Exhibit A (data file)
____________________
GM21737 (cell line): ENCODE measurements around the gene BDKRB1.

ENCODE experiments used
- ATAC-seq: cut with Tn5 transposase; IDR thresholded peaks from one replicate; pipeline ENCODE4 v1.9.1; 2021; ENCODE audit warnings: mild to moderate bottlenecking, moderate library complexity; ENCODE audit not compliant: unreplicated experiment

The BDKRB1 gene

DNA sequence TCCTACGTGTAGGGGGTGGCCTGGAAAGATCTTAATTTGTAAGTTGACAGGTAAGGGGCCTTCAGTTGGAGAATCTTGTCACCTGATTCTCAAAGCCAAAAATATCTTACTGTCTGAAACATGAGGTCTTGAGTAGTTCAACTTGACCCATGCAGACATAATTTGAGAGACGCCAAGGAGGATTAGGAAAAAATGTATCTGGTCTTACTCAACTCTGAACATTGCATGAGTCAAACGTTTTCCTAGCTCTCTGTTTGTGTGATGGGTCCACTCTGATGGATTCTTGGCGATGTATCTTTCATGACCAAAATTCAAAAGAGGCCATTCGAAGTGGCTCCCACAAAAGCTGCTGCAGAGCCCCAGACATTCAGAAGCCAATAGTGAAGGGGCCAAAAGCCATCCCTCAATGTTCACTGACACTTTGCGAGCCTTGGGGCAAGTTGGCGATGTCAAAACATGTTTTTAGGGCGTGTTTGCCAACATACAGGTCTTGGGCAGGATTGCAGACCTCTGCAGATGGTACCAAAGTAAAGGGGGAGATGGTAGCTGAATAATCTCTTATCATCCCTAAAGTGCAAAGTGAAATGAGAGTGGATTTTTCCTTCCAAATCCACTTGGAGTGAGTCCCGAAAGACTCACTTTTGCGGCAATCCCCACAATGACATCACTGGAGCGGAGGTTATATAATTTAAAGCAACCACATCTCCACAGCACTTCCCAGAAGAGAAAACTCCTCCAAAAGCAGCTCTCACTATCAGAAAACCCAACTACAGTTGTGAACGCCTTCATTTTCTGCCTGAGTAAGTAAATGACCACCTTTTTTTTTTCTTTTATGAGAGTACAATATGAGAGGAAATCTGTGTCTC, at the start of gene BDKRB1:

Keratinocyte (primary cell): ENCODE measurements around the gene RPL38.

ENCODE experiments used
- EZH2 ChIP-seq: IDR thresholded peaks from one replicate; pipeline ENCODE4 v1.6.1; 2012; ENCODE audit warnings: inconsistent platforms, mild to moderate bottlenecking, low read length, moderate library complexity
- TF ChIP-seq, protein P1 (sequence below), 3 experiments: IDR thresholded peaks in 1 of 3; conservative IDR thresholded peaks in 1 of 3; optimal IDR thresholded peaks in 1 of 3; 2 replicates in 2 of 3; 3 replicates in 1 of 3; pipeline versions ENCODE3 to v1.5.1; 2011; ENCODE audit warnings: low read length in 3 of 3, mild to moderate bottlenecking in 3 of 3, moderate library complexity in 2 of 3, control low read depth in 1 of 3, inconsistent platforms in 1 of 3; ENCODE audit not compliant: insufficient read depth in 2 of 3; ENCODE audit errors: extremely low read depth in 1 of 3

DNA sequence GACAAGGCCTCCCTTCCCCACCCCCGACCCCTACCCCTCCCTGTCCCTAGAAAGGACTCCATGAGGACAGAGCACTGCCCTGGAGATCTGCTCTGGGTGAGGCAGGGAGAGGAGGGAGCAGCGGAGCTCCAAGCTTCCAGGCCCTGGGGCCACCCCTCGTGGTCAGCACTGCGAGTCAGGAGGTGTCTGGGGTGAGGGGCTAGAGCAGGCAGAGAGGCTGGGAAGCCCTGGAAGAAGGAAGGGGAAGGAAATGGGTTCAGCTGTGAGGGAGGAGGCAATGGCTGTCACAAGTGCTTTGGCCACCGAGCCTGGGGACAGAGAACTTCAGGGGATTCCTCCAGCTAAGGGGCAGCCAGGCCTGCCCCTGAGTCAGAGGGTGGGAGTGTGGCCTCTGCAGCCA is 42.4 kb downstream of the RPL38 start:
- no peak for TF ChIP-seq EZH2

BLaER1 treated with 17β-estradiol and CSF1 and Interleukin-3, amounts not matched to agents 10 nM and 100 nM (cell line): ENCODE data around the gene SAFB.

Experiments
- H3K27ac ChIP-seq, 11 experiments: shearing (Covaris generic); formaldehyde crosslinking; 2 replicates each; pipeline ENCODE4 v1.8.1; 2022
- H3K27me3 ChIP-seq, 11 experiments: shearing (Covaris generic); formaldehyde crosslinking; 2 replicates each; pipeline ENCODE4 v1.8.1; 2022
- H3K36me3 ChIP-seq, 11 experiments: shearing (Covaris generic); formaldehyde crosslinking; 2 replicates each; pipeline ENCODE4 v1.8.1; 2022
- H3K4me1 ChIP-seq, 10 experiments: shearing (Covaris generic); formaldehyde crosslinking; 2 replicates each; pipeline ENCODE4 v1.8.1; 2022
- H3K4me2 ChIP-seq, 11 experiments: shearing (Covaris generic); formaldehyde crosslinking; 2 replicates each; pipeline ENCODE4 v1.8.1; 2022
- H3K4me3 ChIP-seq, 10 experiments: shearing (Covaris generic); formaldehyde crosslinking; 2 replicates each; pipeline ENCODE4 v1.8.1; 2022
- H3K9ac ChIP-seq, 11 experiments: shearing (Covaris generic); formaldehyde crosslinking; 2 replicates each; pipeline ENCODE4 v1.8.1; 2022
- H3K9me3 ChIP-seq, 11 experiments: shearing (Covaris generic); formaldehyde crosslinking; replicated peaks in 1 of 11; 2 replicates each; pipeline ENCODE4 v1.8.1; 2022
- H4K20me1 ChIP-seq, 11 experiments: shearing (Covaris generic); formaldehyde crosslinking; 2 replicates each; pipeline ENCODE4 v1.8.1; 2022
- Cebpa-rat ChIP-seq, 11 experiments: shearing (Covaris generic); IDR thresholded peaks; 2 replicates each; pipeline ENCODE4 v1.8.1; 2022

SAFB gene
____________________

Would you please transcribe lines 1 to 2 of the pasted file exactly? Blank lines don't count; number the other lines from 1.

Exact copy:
GM21737 (cell line): ENCODE measurements around the gene BDKRB1.

ENCODE experiments used